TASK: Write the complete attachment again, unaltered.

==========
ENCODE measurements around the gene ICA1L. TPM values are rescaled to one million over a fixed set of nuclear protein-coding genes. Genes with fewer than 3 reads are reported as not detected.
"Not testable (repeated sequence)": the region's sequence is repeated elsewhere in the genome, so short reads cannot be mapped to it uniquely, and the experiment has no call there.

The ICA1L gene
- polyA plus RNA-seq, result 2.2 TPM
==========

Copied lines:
ENCODE measurements around the gene ICA1L. TPM values are rescaled to one million over a fixed set of nuclear protein-coding genes. Genes with fewer than 3 reads are reported as not detected.
"Not testable (repeated sequence)": the region's sequence is repeated elsewhere in the genome, so short reads cannot be mapped to it uniquely, and the experiment has no call there.

The ICA1L gene
- polyA plus RNA-seq, result 2.2 TPM